No more Enrons

A coalition – organized by American Family Voices (AFV) and including the AFL-CIO, American Federation of State, County and Municipal Employees, USAction and the Campaign for America’s Future – staged events in 30 states April 3 on the theme “No More Enrons.”

Consumer rip-offs, fraud, tax evasion, merger-mania, plant closings, union-busting and discrimination are standard practice for corporate America. So why is Enron stirring such a response?

Maybe because Enron CEO Ken Lay told Enron workers to buy more Enron stock even as he sold his off. He walked away with millions while they lost everything. The idea that two sets of rules exist, one for the rich and another for the rest of us, has exposed the raw class nature of our society in a new way.

Another reason is Enron’s ties to the Bush family, so close that AFV features on its website a chart, “Enron Family Bush.” George W. Bush’s oil company Spectrum 7 formed a partnership with Enron on a Texas oil and gas project in 1986, a year after Enron was formed. At every stage in Enron’s rise, it was linked with the Bush clan. And Enron returned the favor by bankrolling the political careers of Bush Sr., George W. Bush and Jeb Bush.

“Never in modern times has a single private entity been as successful as Enron in penetrating and ultimately compromising U.S. political and regulatory institutions,” AFV states. “In its 16-year lifespan, Enron and its operatives burrowed their way deeply into energy and securities regulatory agencies, Congress and finally the Oval Office.”

Enron has declared bankrupcty, but Bush remains. It stands to reason that if we are serious in saying, “No more Enrons,” we must also fight for the removal of Jeb Bush and George W. Bush from office. As long as their greedy hands are on the levers of power, more Enrons will be in the making.


Bush’s war increases U.S. deficit

According to the Bush administration, the new deficit faced by the federal government is a result of the weak economy, the war in Afghanistan and the cost of domestic security. No matter what budgetary configurations the Bush administration comes up with, the fact of the matter is their war on terrorism has been a cover to shift billions of dollars of taxpayers’ monies into corporate and military coffers. Every so-called economic bailout for the poor economy has been giving billions to corporations while laid off workers get nothing in comparison.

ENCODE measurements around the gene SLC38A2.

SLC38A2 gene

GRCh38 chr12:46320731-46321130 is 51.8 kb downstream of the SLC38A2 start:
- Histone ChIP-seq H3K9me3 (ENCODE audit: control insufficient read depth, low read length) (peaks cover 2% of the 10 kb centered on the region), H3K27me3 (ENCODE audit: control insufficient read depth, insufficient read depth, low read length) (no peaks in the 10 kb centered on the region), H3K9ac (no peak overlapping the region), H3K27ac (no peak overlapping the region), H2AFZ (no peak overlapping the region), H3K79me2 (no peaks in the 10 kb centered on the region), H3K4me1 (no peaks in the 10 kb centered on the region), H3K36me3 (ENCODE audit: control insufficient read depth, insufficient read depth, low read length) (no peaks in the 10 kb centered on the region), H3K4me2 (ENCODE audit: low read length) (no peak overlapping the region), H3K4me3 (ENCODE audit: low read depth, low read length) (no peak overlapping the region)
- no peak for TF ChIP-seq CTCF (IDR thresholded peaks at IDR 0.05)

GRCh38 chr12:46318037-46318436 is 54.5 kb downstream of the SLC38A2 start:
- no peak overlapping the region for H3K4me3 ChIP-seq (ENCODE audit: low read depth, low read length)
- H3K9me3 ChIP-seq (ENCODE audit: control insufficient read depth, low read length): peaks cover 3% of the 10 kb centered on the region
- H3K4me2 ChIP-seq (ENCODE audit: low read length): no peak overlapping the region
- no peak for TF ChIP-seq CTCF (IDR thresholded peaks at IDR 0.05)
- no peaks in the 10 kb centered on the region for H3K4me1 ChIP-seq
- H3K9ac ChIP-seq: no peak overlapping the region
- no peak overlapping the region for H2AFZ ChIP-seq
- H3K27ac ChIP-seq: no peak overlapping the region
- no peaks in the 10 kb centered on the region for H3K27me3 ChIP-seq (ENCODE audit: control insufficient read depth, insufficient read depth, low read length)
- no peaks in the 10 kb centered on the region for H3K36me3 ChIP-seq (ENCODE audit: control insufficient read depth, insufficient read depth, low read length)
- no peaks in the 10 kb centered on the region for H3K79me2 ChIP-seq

The war in Afghanistan comes with a price tag of billions of dollars that goes directly to the military-industrial complex to produce more and more hi-tech weapons of mass destruction. It hasn’t made the world any safer from terrorism and violence.

War is just another form of terrorism. They both come from the same origins – the system of capitalism and its inherent drive for exploitation. Billions of dollars are going not to end terrorism, but to perpetuate it, in order to guarantee U.S. corporate global domination. They seek the highest rate of profit and exploit the world’s labor and natural resources to that end.

The cost of domestic security, the third reason given for the federal government’s deficit, is also full of the corporate right-wing agenda and contradictions, not really providing any true public safety measures. The rounding up of immigrants based on country of origin – targeting men from the Middle East and Asia – is not in the interest of public safety, but only in the interest of the ultra right and racist forces who seek to create an atmosphere of fear in order to push through their anti-people and anti-labor agenda.

The Bush administration is stealing money in order to guarantee U.S. corporate interests. In order to be truly patriotic, Congress should adopt a pro-people budget that takes money away from the military and corporations and puts it towards ending poverty, inequality and many other problems faced by humanity.


PWW Editorial Board
PWW Editorial Board

PWW traces its lineage to the Daily Worker newspaper, founded by communists, socialists, union members, and other activists in Chicago in 1924. On the front page of its first edition, the paper declared that “big business interests, bankers, merchant princes, landlords, and other profiteers” should fear the Daily Worker. It pledged to “raise the standards of struggle against the few who rob and plunder the many.”